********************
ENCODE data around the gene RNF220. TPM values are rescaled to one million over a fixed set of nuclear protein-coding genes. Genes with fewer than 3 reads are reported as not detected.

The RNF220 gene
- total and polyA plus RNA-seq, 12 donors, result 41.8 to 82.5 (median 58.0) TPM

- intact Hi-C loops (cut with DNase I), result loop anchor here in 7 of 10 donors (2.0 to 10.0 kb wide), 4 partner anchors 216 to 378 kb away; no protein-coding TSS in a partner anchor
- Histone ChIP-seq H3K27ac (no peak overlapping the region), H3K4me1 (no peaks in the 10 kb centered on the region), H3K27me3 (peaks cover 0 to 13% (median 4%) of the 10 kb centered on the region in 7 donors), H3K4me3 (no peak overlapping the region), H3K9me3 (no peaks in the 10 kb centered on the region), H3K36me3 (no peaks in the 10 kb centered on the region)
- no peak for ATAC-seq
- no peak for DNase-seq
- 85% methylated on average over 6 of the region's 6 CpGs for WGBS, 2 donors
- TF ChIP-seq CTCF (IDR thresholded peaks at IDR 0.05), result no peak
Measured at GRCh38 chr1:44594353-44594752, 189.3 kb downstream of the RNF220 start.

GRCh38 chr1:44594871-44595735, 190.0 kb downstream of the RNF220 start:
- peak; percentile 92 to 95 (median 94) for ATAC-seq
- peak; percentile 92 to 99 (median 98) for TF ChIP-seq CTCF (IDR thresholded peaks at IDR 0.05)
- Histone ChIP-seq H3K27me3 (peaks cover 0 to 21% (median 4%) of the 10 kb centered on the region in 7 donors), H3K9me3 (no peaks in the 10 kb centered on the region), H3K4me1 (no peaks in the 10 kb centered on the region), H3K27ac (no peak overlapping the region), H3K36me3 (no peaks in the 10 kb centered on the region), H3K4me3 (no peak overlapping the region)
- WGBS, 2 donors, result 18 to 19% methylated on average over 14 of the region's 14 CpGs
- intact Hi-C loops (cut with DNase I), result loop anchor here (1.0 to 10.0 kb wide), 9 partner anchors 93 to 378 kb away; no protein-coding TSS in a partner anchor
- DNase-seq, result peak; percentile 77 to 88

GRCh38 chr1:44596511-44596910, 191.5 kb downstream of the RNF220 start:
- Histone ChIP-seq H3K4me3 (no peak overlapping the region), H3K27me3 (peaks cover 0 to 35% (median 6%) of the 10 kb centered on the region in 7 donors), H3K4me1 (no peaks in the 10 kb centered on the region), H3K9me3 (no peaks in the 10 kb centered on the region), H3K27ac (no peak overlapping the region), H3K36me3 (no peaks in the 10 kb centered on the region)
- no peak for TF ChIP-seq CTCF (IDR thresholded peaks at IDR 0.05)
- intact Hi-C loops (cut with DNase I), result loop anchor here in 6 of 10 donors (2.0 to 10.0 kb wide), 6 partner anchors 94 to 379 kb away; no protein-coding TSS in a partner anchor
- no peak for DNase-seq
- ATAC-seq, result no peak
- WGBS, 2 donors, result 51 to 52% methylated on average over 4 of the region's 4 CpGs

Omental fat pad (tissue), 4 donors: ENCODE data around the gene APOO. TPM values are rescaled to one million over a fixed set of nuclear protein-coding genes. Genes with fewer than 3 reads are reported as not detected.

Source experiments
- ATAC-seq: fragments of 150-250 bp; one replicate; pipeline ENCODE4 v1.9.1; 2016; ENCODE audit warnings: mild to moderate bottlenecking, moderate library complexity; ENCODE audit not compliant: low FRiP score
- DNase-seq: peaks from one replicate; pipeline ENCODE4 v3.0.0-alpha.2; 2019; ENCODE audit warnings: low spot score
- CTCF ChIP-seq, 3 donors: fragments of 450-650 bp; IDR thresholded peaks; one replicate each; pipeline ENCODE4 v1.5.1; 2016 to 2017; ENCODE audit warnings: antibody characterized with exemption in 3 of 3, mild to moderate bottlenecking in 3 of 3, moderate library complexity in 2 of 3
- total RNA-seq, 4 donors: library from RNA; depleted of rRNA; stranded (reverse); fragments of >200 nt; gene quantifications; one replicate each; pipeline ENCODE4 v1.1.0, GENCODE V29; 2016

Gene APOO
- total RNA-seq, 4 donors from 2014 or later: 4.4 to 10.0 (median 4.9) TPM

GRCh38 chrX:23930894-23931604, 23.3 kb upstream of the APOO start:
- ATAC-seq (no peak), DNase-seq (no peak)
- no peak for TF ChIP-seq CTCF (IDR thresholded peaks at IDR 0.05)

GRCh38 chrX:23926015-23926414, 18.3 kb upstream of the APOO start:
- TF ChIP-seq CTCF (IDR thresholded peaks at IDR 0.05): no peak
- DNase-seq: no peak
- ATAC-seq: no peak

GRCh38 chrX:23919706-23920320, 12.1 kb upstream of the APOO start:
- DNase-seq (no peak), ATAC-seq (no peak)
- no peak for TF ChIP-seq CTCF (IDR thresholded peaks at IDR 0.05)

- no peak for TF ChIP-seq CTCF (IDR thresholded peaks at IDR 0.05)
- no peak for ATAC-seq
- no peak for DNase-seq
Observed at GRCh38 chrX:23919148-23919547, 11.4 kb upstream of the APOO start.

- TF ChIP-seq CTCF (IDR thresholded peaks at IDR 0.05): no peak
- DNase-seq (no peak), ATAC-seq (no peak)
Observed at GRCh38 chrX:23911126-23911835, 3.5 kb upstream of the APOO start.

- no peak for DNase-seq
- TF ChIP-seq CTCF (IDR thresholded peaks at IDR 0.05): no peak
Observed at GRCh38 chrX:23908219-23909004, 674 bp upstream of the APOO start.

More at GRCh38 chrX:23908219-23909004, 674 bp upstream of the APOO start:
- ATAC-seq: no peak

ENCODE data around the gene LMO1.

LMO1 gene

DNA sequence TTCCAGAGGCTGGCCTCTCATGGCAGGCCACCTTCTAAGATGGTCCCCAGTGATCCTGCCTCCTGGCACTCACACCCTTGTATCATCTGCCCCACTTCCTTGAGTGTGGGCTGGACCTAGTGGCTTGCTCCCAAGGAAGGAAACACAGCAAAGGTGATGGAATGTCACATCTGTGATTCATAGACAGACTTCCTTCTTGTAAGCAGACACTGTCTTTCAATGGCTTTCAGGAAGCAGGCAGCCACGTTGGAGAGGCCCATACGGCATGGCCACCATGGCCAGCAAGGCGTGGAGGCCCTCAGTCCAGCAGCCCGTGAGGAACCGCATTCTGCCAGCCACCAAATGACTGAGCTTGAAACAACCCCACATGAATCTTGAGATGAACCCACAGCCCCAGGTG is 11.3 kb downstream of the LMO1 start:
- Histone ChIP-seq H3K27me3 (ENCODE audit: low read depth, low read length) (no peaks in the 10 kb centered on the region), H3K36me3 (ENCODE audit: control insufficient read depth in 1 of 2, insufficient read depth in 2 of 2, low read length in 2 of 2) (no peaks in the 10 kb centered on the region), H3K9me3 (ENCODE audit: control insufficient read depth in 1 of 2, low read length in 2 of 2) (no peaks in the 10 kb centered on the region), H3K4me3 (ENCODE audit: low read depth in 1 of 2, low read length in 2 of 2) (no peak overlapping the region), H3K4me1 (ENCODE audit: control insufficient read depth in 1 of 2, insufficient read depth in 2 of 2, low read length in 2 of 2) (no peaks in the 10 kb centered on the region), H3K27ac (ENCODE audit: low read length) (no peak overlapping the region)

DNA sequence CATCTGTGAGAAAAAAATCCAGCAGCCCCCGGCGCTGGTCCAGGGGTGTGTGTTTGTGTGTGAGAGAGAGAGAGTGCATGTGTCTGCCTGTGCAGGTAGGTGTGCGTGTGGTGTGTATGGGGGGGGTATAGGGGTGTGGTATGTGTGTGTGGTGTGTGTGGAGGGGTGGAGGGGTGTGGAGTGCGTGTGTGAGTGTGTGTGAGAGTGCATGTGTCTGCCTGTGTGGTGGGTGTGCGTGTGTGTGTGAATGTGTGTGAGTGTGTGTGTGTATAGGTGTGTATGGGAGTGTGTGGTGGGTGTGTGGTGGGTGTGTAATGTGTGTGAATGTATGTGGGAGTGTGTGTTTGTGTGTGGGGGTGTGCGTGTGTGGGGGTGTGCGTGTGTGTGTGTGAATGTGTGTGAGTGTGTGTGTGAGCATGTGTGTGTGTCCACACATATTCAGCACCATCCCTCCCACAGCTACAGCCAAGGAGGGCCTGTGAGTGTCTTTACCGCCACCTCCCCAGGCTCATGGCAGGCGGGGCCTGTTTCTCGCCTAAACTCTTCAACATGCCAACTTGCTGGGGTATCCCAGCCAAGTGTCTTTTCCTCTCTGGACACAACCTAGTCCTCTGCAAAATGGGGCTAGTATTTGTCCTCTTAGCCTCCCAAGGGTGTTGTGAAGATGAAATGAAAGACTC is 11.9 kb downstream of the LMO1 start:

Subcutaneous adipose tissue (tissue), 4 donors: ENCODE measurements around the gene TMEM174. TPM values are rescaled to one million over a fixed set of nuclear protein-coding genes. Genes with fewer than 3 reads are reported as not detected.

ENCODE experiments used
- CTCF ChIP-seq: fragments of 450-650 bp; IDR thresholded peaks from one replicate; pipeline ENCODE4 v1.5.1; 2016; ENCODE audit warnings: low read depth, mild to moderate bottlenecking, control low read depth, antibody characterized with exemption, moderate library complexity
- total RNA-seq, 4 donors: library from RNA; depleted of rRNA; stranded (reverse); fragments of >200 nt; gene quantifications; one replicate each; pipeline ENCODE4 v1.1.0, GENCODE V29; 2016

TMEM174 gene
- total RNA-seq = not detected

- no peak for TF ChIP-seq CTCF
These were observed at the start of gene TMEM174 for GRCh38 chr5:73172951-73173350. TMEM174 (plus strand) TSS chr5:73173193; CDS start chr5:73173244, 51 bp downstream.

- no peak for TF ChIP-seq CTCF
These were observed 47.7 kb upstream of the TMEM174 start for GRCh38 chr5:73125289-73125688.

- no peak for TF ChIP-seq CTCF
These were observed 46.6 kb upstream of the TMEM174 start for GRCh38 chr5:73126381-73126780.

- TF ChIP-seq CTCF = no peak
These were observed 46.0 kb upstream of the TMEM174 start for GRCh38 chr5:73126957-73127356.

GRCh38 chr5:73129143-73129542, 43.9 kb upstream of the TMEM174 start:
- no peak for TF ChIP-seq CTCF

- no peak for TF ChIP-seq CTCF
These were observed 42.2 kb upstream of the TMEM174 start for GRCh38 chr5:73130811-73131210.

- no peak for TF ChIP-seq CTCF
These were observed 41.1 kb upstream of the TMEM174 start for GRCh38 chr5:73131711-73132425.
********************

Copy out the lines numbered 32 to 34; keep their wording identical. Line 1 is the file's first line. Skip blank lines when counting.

- total RNA-seq, 4 donors from 2014 or later: 4.4 to 10.0 (median 4.9) TPM

GRCh38 chrX:23930894-23931604, 23.3 kb upstream of the APOO start:
- ATAC-seq (no peak), DNase-seq (no peak)